Prosper and LC are trying to rebrand as market place lending because the "peer-ness" is largely marketing at this point. >90% of the dollars at prosper are institutional. As long as retail can invest their dollars, I don't see this as a huge problem. Those people with heavy filters, might not, but that's their choice - I think being able to invest as an index across a couple of grades is sufficient to say that it's working for retail. I think it'll always be good PR, word of mouth, branding to keep a retail channel open.

Of course it would help if LC actually shows that they can make any money for longer than a few months at a time, but that's another conversation.

LC not making money is fine - lots of companies do it, see Amazon; need to pay attention to why. I think LC is in good shape in this regards. Prosper is also profitable, but it behooves them to reinvest it all and a little extra (to not make a profit) to continue to build their business (and you know, maybe fix it so their accounting works right)

Couldn't it all just be a ponzi scheme, going to public while valuations are "frothy", filing under the JOBs act with lax'd internal control requirements and screwing debt and equity investors? Worst case scenario, obviously, but stranger things have happened. The technical nature of notes being reliant on LC credit has always concerned me, especially as it increases the risk of fraud in order to keep the boat afloat should things suddenly (or even gradually) turn south. Let's hope not. And I seriously hope y'all don't place too much faith in "valuations" LOL

10
Investing - General (not P2P) / Re: Lending Club's IPO
« on: February 07, 2014, 10:18:20 AM »
When Google invested in May 2013 the valuation of LC was 1.55B. I think the valuation at IPO will be a multiple of that since the loan volume has increased since then. My guess would be between 4 and 7B.

I didn't realize the valuation was that high on the GOOG investment. You're right. Assuming the valuation sticks (why wouldn't it as everything is going to plan). I'll revise to my guess to 2.5B.

I could see the market cap upon IPO being easily over 5bn...and I'm sure loan volume will be a valuation metric used...and pretty sure we wouldn't be able to get in on the primary offering, unless you're UHNW or have relationships..

11
Off Topic / What other forums do y'all participate?
« on: January 17, 2014, 10:21:48 AM »
Any interesting communities, hobbies or interests? Good bodies of knowledge? Just curious as to what people are into aside from P2P.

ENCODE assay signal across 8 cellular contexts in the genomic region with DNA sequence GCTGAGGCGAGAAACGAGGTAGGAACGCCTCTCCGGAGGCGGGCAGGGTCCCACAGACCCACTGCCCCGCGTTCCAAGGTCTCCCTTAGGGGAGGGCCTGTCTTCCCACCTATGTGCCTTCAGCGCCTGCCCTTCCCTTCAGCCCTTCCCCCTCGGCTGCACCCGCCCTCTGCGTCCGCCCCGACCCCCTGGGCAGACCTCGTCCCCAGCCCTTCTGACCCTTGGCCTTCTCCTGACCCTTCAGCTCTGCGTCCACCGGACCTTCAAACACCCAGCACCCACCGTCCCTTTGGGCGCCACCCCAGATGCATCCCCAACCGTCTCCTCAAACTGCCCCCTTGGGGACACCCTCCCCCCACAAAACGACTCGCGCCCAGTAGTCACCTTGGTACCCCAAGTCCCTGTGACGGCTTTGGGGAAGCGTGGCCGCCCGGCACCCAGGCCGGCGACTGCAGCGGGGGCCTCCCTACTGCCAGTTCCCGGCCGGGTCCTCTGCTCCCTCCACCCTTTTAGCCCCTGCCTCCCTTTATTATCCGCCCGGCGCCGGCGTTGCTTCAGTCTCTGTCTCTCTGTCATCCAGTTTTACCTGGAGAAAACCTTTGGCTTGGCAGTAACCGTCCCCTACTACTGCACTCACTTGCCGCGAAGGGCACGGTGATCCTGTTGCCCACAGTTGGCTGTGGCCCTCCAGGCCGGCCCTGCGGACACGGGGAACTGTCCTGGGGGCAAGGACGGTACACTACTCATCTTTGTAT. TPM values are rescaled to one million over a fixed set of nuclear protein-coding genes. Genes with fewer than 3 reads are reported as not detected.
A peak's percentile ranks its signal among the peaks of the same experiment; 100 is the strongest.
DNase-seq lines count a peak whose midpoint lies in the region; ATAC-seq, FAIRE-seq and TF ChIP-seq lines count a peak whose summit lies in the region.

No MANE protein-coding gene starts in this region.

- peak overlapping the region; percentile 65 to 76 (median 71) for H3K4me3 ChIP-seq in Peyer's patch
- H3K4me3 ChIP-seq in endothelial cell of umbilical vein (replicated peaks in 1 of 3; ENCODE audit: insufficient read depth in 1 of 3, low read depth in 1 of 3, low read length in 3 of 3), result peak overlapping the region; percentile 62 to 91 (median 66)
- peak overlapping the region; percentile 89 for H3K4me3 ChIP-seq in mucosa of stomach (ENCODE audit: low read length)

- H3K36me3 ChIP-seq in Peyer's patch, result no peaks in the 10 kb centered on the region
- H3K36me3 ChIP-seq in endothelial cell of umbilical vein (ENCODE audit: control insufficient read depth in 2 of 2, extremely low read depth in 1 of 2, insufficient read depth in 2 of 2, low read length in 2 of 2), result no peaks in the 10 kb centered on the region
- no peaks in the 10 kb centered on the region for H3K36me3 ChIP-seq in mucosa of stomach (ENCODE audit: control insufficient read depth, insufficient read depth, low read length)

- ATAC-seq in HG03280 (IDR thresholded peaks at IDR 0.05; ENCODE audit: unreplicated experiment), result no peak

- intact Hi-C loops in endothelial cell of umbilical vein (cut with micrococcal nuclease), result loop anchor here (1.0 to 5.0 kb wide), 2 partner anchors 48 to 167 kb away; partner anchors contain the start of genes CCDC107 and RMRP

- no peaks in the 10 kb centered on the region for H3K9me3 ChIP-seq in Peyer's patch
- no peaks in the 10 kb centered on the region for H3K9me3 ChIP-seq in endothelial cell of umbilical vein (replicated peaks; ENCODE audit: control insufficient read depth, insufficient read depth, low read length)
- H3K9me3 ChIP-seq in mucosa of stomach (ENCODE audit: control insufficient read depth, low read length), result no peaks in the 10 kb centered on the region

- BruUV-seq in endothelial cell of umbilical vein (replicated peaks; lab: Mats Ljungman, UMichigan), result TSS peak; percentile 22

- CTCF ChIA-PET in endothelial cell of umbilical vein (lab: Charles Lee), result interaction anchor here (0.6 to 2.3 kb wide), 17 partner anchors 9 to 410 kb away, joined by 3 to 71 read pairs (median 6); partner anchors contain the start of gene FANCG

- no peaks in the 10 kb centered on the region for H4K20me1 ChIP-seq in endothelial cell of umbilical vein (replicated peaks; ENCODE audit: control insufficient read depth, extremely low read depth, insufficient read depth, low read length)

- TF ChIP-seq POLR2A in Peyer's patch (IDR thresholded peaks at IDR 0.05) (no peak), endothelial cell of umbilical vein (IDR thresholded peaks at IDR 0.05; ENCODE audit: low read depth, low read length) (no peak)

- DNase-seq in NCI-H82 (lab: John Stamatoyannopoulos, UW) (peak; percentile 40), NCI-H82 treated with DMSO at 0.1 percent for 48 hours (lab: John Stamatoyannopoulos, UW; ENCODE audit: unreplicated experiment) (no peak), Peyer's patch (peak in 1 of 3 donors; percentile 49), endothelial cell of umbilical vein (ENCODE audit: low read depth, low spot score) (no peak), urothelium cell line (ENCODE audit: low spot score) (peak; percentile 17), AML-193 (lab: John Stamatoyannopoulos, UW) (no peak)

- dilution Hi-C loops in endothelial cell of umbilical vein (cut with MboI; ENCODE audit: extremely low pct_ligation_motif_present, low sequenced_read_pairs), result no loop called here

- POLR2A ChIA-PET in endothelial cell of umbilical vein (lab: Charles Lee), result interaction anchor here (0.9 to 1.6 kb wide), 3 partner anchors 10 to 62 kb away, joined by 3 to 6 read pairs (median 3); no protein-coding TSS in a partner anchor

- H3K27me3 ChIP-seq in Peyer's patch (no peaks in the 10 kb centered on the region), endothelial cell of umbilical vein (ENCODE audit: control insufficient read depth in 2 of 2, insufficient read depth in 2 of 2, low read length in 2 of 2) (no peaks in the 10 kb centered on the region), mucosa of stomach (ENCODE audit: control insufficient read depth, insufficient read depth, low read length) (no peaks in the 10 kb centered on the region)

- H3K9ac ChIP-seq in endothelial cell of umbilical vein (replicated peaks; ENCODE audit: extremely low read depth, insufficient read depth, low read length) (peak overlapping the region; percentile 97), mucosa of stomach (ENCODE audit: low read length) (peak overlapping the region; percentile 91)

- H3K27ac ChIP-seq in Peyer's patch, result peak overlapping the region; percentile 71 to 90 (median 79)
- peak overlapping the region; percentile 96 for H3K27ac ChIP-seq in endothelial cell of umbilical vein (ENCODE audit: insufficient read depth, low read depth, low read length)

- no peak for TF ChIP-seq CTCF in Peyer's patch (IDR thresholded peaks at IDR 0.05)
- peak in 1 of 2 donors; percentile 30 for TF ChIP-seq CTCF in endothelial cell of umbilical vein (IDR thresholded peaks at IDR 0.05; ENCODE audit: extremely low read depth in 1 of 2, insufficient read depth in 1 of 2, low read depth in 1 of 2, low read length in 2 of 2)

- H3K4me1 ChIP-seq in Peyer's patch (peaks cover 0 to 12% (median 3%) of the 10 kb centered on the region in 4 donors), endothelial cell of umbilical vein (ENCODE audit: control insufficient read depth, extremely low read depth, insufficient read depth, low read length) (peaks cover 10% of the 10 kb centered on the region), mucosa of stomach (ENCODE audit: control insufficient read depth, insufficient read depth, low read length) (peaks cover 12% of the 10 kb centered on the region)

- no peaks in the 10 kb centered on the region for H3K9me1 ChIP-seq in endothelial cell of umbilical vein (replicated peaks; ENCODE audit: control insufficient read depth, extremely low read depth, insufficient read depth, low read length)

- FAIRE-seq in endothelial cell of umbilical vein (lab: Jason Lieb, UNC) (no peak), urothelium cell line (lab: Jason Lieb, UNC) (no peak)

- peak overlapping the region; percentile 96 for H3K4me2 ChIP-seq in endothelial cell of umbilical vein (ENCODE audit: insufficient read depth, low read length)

I've often found the best knowledge is hidden within the depths of the interwebs...and self-selecting groups (and individual people) have the best knowledge/experiences. I probably don't spend as much time as i used to in forums, especially with the internet commercializing more but just wondering!

I'll start:

-used to be pretty active in getting free ipods ;] : freeipodguide.com
-occasionally browse styleforum.net for details on brands, etc
-also was a big fan of macrumors.com for troubleshooting, finding accessories and of course rumors

12
Off Topic / Re: DC real estate - anyone with experience?
« on: January 17, 2014, 10:14:41 AM »
Fine advice, if unrealistic.

I'm not a professional real estate investor so common sense stuff just comes to bear. No idea of DC specifically BUT DC is the center of our public spending and the government (and those close to it) is getting richer and bigger which makes DC a very resilient market. I would expect it to continue unless there is a fundamental shift in the nature of our government (that is, a republican in office won't change anything).

Buy conservatively in a good are with the expectation of easy resale or rental. (avoid unique properties or places with a lot of character that would need a specific buyer to unload). A unit in a professionally managed building or a small apartment in a nice neighborhood would work. I can't stress enough that you should imagine this apartment would be a no brainer for another set of loving parents to take over once your family is done with it.

Make the buy v. rent calculation with specific attention to the amount of capital appreciation required to better yourself . Remember the timeframe you're considering (will she live in DC for 2 years or 22?) remember there is a large amount of friction on both ends of a real estate transaction, including taxes on the capital gains (yes I know there are ways to delay that). So take that into account. Take into account maintenance and common fees if any. Water bills, electrical, maintenance, insurance, TAXES. All the crap landlords (sometimes) do for you. Here is a basic BASIC calculator to use (you'll need to adjust based on expected costs). http://www.nytimes.com/interactive/business/buy-rent-calculator.html

Once you've identified that buying is better hit the market very hard, get your paperwork together so you can make an offer on the spot without being second in line. See tons of places. I saw probably 40 houses before finding my current house I just kept waiting and waiting until a deal came along in the right neighborhood. I was on top of 5 different brokers multiple times per week and got my own access to their listings (waiting for something to pop up on trulia is too late).